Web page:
You probably know this already: Newspapers' primary purpose is to inform you of current events.
Newspapers are aimed at the general public - articles are written so that the average person can understand them.
Typically written by journalists
- Some newspapers are online-only (ex. Seattle Post-Intelligencer, Ann Arbor News) while others are available in print and online (ex. New York Times, Wall Street Journal)
- Print newspapers may have a few color photographs, but are mostly black and white; online news stories are more likely to have color photographs
- Many articles do not have authors listed
- Articles are usually short, and do not include references
Most newspapers in the U.S. are owned and published by large media conglomerates, such as Advance Publications, Hearst Communication, and News Corp.
Most newspapers publish new issues / new articles either:
- Every day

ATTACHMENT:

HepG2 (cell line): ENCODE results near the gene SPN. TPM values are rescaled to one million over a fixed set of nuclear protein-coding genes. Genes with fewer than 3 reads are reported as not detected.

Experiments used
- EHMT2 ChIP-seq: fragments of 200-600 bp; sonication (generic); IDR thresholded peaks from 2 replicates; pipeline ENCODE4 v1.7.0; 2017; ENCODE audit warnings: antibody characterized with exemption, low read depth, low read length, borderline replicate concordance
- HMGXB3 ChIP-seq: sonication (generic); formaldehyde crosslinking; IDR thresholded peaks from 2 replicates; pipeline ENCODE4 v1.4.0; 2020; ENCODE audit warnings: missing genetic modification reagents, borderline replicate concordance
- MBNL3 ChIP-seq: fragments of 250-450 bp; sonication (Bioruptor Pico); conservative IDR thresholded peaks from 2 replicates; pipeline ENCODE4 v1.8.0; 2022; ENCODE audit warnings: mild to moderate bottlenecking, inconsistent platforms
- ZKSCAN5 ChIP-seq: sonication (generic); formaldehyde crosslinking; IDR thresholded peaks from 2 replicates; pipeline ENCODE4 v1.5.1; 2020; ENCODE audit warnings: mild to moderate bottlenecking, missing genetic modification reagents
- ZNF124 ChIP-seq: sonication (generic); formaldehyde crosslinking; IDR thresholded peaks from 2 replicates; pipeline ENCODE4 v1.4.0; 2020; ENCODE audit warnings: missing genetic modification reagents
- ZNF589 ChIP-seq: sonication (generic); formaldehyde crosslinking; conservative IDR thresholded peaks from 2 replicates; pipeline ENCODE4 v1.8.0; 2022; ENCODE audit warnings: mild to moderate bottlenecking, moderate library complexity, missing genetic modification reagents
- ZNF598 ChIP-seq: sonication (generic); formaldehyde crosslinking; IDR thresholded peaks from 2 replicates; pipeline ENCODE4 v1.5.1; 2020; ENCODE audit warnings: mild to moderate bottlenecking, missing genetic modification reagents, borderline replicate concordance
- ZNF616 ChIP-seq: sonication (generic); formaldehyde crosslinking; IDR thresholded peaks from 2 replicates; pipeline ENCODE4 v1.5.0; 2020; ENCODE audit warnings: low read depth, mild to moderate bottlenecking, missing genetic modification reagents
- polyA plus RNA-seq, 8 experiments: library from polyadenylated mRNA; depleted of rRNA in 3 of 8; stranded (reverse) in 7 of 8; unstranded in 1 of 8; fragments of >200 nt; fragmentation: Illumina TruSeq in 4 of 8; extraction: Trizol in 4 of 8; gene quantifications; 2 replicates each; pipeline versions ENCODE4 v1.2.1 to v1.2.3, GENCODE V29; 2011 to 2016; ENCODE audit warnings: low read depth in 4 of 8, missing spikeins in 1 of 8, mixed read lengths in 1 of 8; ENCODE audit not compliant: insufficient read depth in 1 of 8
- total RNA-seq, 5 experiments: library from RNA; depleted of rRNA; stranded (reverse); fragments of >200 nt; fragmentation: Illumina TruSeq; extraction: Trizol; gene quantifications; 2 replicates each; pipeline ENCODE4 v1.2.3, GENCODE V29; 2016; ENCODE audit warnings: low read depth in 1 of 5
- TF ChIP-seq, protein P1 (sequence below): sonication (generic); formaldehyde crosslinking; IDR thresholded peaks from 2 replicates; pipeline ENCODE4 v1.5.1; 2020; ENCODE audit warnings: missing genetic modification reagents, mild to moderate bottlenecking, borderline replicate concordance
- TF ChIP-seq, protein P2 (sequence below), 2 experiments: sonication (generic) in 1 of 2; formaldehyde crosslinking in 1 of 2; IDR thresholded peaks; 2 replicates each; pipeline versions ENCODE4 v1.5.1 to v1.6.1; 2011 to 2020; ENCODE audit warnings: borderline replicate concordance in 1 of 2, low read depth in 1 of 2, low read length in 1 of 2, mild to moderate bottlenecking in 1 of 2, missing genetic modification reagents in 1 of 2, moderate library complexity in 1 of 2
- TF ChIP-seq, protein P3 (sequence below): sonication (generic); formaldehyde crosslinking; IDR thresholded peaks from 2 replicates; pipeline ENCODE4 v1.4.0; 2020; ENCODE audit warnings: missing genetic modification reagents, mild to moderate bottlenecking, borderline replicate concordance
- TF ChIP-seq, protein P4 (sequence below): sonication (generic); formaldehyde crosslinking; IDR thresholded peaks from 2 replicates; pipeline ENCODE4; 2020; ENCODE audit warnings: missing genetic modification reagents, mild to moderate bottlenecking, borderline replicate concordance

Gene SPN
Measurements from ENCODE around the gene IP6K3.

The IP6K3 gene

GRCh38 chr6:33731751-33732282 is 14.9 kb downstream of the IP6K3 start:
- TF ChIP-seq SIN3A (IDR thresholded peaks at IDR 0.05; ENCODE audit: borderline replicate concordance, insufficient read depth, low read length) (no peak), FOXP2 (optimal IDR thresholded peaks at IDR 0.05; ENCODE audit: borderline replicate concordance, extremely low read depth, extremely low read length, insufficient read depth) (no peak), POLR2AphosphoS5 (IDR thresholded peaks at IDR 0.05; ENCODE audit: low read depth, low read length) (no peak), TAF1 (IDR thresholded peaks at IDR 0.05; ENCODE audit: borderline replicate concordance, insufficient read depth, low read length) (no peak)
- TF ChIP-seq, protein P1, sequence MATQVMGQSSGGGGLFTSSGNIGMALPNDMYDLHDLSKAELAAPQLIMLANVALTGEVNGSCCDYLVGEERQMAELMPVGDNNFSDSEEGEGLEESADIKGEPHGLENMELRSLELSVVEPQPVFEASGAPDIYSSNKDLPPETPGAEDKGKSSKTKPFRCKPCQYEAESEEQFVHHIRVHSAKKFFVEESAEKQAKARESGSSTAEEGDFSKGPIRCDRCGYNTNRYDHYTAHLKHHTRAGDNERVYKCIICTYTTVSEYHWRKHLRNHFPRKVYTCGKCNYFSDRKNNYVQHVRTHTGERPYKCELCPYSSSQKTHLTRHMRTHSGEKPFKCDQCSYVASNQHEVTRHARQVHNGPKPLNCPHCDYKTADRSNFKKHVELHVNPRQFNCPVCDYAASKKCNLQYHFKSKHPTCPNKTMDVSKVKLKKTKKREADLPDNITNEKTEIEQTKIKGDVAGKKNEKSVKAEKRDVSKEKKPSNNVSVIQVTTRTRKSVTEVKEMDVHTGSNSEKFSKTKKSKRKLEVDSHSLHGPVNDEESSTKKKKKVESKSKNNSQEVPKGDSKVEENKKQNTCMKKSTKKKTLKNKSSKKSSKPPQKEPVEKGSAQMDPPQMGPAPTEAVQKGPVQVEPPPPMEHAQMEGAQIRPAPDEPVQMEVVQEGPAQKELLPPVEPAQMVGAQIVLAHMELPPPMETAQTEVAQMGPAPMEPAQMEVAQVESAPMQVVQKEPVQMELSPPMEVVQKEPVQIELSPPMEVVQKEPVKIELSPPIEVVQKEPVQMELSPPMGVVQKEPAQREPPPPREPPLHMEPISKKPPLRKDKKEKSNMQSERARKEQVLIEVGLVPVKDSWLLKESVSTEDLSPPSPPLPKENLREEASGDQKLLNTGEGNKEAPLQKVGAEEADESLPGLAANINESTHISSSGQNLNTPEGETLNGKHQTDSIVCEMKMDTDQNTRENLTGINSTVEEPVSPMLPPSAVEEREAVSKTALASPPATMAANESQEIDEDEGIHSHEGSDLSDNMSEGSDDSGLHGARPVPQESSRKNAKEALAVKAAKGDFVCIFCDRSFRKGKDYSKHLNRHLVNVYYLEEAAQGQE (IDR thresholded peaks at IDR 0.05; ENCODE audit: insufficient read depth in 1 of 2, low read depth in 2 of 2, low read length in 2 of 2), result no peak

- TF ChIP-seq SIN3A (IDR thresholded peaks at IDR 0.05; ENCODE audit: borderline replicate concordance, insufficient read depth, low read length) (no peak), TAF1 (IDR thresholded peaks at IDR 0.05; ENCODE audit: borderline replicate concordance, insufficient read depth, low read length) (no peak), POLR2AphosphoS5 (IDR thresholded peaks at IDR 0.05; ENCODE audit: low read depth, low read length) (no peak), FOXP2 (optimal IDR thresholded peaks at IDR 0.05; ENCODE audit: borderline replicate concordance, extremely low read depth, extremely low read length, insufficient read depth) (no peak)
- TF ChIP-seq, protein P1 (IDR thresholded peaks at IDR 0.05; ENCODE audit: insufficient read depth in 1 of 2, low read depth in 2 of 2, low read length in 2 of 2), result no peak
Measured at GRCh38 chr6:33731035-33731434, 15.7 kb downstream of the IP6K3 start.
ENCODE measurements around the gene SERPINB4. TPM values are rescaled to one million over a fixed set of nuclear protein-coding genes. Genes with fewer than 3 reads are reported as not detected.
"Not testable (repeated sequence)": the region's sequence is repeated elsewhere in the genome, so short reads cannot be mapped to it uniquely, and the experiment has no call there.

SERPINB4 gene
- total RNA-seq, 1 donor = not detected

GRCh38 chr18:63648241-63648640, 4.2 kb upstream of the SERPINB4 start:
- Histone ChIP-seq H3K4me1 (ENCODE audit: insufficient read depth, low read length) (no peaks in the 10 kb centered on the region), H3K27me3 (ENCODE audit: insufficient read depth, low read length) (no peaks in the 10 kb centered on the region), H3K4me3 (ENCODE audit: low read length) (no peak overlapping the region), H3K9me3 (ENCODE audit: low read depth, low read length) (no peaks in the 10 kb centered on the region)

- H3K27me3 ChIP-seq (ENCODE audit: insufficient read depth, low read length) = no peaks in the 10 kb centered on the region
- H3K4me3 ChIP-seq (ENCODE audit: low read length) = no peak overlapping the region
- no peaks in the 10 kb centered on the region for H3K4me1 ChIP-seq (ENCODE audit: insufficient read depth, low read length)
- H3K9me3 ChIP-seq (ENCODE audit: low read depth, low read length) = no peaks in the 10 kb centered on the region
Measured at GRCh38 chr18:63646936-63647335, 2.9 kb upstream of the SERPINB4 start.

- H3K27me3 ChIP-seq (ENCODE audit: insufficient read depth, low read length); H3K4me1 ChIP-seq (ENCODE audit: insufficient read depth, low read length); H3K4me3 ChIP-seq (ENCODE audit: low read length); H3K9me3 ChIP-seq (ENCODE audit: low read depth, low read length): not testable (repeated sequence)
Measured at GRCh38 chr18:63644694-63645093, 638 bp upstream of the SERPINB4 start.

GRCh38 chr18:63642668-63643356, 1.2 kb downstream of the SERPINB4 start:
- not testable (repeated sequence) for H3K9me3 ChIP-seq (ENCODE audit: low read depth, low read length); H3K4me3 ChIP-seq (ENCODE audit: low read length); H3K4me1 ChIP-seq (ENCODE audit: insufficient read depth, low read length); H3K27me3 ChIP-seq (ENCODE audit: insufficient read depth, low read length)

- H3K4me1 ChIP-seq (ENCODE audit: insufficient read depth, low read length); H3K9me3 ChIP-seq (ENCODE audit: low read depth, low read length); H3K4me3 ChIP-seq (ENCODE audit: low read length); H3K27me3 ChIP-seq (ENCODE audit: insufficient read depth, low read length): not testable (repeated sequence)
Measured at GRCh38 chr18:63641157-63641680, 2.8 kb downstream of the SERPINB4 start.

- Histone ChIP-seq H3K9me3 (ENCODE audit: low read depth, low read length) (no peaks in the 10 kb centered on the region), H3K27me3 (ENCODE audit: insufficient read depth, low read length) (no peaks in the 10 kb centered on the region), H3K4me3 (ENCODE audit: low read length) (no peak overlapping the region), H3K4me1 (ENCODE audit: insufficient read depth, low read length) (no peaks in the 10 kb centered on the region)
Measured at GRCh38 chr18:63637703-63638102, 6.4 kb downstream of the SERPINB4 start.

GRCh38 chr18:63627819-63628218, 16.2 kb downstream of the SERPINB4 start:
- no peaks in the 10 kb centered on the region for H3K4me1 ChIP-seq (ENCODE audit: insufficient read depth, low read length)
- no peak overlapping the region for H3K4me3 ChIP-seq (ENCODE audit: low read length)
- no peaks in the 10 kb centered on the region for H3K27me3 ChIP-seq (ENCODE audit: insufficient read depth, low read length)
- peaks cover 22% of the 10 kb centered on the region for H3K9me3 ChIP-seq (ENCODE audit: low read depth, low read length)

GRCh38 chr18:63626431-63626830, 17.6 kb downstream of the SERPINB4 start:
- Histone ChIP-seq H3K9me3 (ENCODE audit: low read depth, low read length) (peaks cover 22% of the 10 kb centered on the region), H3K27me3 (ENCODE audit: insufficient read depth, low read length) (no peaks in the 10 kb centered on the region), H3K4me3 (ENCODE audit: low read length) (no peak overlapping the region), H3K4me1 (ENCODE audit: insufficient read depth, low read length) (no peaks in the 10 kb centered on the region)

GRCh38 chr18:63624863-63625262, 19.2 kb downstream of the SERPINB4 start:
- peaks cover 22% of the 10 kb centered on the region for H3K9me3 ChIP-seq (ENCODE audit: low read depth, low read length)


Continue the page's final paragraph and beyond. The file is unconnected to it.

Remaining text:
- A few times a week
- Once a week
What's the difference between print newspapers and their websites?
Most newspaper websites contain everything that was published in the print version of the newspaper (though a lot of that content will require you to pay for a subscription).
However, not everything on a newspaper website is also in the print version!
If you're looking at a newspaper website, it can be really difficult to tell whether that article appeared in print or not.
Some sites will tell you that an article appears in print - here's an example from the New York Times website:
Other sites don't provide that information. If you need to know whether the article appeared in print, too, ask a librarian - we can help you figure it out!